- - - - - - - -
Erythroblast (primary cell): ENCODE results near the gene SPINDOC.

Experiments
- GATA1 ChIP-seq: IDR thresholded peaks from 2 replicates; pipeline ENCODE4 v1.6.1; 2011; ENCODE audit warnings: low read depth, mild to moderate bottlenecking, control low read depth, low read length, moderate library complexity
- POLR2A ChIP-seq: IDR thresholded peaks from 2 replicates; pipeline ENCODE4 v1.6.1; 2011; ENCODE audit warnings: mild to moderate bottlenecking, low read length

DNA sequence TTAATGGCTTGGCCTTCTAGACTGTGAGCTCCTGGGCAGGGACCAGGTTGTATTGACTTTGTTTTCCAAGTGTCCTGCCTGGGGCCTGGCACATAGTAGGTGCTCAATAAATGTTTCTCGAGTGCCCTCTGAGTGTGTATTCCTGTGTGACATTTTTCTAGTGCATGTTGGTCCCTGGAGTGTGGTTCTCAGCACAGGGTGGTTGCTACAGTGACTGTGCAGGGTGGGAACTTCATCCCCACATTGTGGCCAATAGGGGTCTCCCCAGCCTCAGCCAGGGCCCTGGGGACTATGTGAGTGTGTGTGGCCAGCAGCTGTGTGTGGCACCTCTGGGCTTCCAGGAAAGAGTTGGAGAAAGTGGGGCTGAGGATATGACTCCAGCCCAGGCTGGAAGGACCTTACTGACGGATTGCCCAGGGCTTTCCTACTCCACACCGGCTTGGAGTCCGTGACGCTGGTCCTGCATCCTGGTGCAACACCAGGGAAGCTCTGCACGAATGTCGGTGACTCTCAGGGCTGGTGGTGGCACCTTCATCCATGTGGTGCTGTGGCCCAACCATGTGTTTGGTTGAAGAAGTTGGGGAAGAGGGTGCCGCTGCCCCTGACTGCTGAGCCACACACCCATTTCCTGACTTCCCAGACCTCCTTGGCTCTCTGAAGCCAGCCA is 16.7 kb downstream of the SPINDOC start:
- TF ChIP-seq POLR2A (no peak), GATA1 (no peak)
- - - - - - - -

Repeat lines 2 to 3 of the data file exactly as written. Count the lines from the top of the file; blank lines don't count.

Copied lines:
Experiments
- GATA1 ChIP-seq: IDR thresholded peaks from 2 replicates; pipeline ENCODE4 v1.6.1; 2011; ENCODE audit warnings: low read depth, mild to moderate bottlenecking, control low read depth, low read length, moderate library complexity